Nordgren’s Fourth Symphony 

After the triumphant performance of his Third Symphony with the Munich Philharmonic under Juha Kangas in November 1997, Pehr Henrik Nordgren (b. 1944) has enjoyed a sudden change in fortune, at least as far as his home country Finland is concerned. Hot on the heels of the Third, Kangas gave the première of Nordgren’s Fourth Symphony with the Turku Philharmonic on 26 March in the orchestra’s home town, where all the composer’s symphonies have received their first performances. Bearing in mind Nordgren’s increasing profile as a symphonist, the question must be asked as to whether another orchestra should not leap into the breach and take up the challenge of asking this quintessentially existential figure to commit his symphonic thoughts to paper once again.
That the Third Symphony almost burst its seams due to immanent centrifugal forces at work in the six movements, it was unavoidable that he would have to explore some new vistas when conceiving the Fourth – a single movement 25 minute adagio that inhabits a dark world indeed. On the day of the performance, we visited the old cathedral in Turku together and, as we stepped into the penumbral shadows of the building, Nordgren turned to me and commented laconically: "Now we are entering the world of my Fourth."
The main ideas of the Symphony No. 4 are in stark contrast to each other. On one hand, they produce archaic melodic fragments in a minor mode, derived from ageless tunes from Ingermanland in Southern Karelia; whilst on the other hand, the cancerous chromatic nine-tone row grows threateningly out of the initial chord layed down by the full orchestra.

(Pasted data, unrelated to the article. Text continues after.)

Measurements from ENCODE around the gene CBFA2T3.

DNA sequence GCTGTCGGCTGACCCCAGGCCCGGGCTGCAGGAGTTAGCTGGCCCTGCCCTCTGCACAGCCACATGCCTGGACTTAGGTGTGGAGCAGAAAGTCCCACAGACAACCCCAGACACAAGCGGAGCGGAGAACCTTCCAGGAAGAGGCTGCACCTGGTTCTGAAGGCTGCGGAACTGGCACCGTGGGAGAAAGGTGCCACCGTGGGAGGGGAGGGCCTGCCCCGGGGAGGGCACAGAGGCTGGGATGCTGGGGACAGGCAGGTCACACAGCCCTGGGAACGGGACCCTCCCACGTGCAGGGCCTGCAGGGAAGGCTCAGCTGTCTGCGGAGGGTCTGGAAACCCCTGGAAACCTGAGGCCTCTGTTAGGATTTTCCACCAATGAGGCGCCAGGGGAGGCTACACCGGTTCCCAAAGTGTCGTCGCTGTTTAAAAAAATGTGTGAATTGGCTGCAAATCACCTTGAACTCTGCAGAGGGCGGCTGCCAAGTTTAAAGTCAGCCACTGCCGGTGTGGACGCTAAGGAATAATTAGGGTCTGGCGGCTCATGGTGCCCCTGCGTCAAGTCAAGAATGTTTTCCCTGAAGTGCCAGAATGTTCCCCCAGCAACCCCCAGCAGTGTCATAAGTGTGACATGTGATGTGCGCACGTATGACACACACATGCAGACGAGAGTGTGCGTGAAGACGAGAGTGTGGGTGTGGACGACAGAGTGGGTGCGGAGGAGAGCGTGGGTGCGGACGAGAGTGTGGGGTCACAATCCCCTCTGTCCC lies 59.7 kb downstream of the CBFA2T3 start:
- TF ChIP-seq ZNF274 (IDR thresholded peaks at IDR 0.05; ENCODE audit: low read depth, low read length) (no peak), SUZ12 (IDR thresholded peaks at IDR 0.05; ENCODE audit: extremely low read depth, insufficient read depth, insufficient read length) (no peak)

The contratemps between archetypal protagonists – represented by natural forces, the beautiful and the unifying pitted against the destructive, the reeling unsteadiness and the rootless – determines the overall formal development of the work. As a point of departure, Nordgren employs a primitive cell of pitch classes – three a flats followed by an f – taken from Mussorgsky’s Boris Godunov. The first ten minutes of the symphony are a never-ending struggle of desperation between the forces of creation and destruction, whereby the chaotic always stifles anything that might blossom. There is no glimpse of hope. Unexpectedly, this tortured obstinacy gives way to anxious lament. Mercilessly, the harshness of the original music is recaptured and, in a series of increasingly unrelenting waves, leads into the final "execution", to use Nordgren’s own aphorism. After everything has collapsed the cor anglais intones its mournful scale with the effect that the underlying tonal structure is finally unified. The calming nature of the final bars reveals an inscape of lost beauty.
Although the number of strings was nowhere near enough to cope with the onslaught of brass and percussion, the Turku Philharmonic, under Kangas’s tight rein, were wholly devoted to the cause. The Finnish Radio Symphony Orchestra has commissioned a new work by Nordgren, and recently he was asked by the CBSO to arrange George Enescu’s Third Sonata for violin and piano as a violin concerto for Ida Haendel. The première is scheduled for September 1999, and will be conducted by Sakari Oramo.
Christoph Schlüren

(Review for the music quarterly TEMPO, London 1998)